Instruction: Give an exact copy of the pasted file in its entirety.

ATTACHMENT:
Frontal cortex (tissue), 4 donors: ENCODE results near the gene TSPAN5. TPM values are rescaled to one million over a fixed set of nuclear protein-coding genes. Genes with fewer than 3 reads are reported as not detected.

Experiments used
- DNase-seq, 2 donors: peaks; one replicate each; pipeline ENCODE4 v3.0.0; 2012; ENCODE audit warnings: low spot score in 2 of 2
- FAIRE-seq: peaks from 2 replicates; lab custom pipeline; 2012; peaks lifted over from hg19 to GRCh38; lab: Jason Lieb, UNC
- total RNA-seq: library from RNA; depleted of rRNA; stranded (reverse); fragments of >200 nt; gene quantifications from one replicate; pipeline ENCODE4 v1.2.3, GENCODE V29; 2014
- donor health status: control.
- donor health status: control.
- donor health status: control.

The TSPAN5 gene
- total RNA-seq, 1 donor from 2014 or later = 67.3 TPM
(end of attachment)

Frontal cortex (tissue), 4 donors: ENCODE results near the gene TSPAN5. TPM values are rescaled to one million over a fixed set of nuclear protein-coding genes. Genes with fewer than 3 reads are reported as not detected.

Experiments used
- DNase-seq, 2 donors: peaks; one replicate each; pipeline ENCODE4 v3.0.0; 2012; ENCODE audit warnings: low spot score in 2 of 2
- FAIRE-seq: peaks from 2 replicates; lab custom pipeline; 2012; peaks lifted over from hg19 to GRCh38; lab: Jason Lieb, UNC
- total RNA-seq: library from RNA; depleted of rRNA; stranded (reverse); fragments of >200 nt; gene quantifications from one replicate; pipeline ENCODE4 v1.2.3, GENCODE V29; 2014
- donor health status: control.
- donor health status: control.
- donor health status: control.

The TSPAN5 gene
- total RNA-seq, 1 donor from 2014 or later = 67.3 TPM